> ahead to when there is more regulation, and pro-actively
    > putting in less sodium.


    That being my point. There is no conspiracy
    to promote salt, or if there is, it has been
    spectacularly unsuccessful. They've been losing
    ground every year for the last 30 years.

    Now, just the fear of the anti-sodium crowd
    is enough to get manufacturers to mutilate
    their products.

  16. #16
    J. Clarke Guest

    Default Re: Salt.....the industry and food manufacturers are pushing backagainst the "lower the salt" forces.

    On 5/30/2010 5:37 PM, Stu wrote:
    > On Sun, 30 May 2010 12:52:26 -0700 (PDT), ImStillMags
    > <[email protected]> wrote:
    >
    >> Really interesting article in the NY Times
    >>
    >> http://www.nytimes.com/2010/05/30/he...me&ref=general
    >>
    >> ".....the industry is working overtly and behind the scenes to fend
    >> off these attacks, using a shifting set of tactics that have defeated
    >> similar efforts for 30 years, records and interviews show. Industry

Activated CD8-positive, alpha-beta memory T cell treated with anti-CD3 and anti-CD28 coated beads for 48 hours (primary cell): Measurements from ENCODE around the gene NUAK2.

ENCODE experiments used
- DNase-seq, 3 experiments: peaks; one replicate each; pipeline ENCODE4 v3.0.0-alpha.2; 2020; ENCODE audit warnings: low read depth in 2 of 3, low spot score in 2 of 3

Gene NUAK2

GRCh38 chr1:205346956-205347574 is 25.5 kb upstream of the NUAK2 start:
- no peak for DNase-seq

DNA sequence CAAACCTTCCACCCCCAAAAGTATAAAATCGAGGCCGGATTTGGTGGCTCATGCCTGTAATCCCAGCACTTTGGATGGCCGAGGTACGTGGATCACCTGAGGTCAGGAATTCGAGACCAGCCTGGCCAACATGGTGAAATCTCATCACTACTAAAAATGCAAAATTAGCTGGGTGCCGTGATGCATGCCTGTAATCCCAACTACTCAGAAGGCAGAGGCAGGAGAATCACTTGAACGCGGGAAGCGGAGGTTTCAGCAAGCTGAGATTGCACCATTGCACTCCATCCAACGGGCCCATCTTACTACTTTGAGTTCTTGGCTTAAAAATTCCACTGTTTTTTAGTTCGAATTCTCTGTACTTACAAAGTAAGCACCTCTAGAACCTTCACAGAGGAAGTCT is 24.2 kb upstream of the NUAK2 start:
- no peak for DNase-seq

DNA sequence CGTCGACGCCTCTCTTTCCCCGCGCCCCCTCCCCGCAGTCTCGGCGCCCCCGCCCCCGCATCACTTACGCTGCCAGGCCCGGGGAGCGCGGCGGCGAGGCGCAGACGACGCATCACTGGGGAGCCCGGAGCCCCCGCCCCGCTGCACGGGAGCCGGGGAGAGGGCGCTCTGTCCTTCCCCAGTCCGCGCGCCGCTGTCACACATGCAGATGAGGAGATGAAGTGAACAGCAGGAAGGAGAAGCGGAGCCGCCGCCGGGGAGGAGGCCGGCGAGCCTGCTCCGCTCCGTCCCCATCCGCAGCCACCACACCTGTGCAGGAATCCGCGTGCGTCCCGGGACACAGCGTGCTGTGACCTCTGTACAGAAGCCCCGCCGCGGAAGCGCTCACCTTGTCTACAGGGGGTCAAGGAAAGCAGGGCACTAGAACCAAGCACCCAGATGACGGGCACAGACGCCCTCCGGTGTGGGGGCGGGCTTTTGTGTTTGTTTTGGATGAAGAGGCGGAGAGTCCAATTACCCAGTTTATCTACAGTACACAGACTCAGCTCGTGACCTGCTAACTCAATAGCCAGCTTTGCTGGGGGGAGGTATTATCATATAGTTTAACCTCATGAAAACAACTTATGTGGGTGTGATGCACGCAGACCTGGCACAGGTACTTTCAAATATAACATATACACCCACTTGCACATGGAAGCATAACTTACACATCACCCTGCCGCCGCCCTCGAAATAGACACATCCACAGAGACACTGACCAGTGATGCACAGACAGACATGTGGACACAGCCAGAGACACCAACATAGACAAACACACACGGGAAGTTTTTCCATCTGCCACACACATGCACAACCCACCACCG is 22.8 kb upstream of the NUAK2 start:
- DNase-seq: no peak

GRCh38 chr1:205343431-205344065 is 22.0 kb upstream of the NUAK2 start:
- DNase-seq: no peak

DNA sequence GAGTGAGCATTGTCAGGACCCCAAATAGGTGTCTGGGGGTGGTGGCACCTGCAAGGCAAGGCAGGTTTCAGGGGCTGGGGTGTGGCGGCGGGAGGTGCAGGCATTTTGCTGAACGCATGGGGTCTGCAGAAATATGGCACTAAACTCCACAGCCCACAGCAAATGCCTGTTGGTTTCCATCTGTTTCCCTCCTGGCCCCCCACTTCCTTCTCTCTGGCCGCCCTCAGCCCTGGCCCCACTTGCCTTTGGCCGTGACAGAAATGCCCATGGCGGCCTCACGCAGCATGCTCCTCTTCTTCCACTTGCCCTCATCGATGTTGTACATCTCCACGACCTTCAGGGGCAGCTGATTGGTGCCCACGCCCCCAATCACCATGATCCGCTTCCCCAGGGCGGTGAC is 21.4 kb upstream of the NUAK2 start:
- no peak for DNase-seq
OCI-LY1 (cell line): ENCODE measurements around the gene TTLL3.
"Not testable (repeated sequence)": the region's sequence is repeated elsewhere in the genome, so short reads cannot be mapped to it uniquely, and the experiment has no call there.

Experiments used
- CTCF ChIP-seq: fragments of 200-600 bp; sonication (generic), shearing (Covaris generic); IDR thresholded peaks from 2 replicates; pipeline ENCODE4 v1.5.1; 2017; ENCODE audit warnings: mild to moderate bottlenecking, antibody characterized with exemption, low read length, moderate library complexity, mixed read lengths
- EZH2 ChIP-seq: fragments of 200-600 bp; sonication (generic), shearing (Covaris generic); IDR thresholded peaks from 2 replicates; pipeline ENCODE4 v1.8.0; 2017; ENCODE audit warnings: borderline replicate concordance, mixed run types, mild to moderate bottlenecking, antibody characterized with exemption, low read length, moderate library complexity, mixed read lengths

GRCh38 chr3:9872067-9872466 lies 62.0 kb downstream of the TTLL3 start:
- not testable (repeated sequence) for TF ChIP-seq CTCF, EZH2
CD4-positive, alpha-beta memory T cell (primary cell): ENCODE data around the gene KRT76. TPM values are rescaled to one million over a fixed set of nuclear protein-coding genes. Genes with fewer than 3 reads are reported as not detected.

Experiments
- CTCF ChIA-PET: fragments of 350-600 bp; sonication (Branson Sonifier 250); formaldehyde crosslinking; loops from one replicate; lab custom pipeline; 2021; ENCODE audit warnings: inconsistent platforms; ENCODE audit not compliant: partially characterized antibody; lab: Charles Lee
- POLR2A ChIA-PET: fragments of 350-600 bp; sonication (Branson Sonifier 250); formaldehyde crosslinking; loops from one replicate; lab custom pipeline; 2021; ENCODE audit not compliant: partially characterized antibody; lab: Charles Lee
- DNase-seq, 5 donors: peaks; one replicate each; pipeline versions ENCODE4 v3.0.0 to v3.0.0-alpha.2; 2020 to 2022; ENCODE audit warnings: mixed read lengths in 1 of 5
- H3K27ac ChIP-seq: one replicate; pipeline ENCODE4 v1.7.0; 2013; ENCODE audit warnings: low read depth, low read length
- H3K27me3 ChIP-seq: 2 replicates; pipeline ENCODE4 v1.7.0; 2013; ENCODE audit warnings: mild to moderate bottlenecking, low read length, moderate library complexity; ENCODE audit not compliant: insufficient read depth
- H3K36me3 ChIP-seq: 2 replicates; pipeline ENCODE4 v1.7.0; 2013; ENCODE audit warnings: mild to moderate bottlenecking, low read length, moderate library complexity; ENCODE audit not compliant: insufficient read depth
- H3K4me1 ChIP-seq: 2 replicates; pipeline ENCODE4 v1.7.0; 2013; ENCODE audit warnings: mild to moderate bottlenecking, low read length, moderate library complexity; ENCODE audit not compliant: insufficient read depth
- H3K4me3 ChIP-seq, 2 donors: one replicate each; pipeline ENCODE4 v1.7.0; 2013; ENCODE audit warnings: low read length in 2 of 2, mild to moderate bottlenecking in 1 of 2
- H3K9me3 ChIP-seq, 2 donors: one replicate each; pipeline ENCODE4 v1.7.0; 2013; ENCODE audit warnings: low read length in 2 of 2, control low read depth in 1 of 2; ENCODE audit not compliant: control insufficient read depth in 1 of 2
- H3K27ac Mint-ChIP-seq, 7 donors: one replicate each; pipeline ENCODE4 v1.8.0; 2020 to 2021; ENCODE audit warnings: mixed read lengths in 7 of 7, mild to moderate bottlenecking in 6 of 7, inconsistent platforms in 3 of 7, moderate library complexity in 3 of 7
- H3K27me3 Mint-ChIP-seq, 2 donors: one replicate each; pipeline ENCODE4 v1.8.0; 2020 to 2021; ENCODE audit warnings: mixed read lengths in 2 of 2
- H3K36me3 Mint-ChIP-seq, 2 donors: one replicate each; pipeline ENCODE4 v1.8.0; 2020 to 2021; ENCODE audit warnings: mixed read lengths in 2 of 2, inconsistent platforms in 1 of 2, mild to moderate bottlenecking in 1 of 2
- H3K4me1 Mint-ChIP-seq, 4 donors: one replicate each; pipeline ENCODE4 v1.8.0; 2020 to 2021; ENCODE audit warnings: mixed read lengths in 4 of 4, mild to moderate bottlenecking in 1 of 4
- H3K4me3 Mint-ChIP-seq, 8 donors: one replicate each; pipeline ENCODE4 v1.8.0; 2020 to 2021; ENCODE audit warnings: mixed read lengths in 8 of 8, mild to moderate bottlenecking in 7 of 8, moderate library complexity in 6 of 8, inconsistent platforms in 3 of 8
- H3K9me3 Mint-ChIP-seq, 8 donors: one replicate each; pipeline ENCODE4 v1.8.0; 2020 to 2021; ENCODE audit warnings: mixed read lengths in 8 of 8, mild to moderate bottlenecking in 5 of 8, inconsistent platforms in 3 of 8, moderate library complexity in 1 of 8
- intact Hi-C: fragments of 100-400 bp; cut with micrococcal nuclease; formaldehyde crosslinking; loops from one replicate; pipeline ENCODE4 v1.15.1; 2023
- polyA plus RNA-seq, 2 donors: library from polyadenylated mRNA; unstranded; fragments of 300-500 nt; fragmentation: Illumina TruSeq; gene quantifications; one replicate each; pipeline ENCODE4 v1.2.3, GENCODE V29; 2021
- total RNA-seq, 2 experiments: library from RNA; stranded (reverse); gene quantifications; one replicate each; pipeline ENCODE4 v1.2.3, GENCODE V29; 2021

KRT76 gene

>> insiders call the strategy “delay and divert” and say companies have a
    >> powerful incentive to fight back: they crave salt as a low-cost way to
    >> create tastes and textures. Doing without it risks losing customers,
    >> and replacing it with more expensive ingredients risks losing profits.
    >> "
    >>
    >>
    >> and that's the bottom line isn't it?.......to heck with public health
    >> and welfare, profits uber alles!!

    >
    > "Cargill and its star chef, Mr. Brown, said they recognized the health
    > concerns and recommended “smarter salting.”
    >
    > As we all know, it's about profits for both Cargill and Mr. Brown.
    >
    >
    > “Salt is a pretty amazing compound,” Alton Brown, a Food Network star,
    > gushes in a Cargill video called Salt 101. “So make sure you have
    > plenty of salt in your kitchen at all times."
    >
    > Alton Brown should be ashamed about flogging salt, and the Food